Runtime: 93 minutes
Release Date: May 4, 1990
Director: John Harrison
Timmy (Matthew Lawrence) makes the mistake of wandering into the kitchen of Betty (Deborah Harry), who just so happens to be in the mood for little boy stew. She gives him a book of fairy tales that are a little dark and twisted to tide him over, and he decides to read her a few to hopefully distract her until he can find a way to escape.
When I was younger, I always loved the "Lot 249" segment, which is the first in the film. The segment stars Steve Buscemi as a graduate student who discovers that his quasai-girlfriend, played by Julianne Moore, cheated on him and tried to steal from him. Her younger brother, played by Christian Slater, saves the day, but not before his sister and her lover die. In the end, Buscemi brings her back from the dead to get revenge on her brother.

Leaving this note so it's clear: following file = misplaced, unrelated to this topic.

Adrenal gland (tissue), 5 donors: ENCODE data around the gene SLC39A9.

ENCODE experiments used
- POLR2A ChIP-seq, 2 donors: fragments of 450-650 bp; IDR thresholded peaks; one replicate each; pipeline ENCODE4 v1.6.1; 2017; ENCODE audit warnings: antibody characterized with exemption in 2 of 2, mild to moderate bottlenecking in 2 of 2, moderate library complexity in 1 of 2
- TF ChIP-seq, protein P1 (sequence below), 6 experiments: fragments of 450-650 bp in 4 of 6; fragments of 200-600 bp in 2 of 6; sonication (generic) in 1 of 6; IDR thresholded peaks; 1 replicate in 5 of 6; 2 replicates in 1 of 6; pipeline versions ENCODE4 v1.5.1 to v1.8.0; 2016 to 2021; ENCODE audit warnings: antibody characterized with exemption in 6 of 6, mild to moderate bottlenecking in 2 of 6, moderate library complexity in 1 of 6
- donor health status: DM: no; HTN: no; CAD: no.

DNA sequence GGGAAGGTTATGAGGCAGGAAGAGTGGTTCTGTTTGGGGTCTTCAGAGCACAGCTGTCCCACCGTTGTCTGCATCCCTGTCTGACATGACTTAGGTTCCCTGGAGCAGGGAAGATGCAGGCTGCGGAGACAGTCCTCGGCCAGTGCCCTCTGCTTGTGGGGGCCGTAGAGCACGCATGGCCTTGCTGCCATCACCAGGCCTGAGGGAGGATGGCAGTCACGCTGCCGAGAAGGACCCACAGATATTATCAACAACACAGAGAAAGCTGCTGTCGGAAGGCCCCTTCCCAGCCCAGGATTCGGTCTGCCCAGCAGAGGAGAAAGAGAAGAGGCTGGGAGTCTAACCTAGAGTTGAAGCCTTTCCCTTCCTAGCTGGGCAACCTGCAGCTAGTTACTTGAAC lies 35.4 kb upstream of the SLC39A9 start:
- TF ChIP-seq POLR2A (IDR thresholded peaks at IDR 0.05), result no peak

"Cat from Hell" is the typical middle story in films like this. It involves an older man, who thinks that a black cat living in his house is evil. He offers a hitman $100,000 to kill the cat. The cat stalks the man all night, and when the older man comes back, he discovers that the cat actually suffocated the hitman by stuffing itself down his throat. In the end, the cat kills the old man too.
My favorite story in the film now is the last one, titled "Lover's Vow." James Remar plays a man who sees a gargoyle kill a man in a dark ally. The gargoyle promises to let him live as long as he never tells anyone what he saw. That same night, he meets Rae Dawn Chong and falls helplessly in love with her. After several years of marriage and having two kids together, he tells her what happened the night that they met. She turns into the gargoyle, kills him, and becomes statues with their kids. Oh and in the end, Timmy traps Betty in her own oven and presumably lives happily ever after.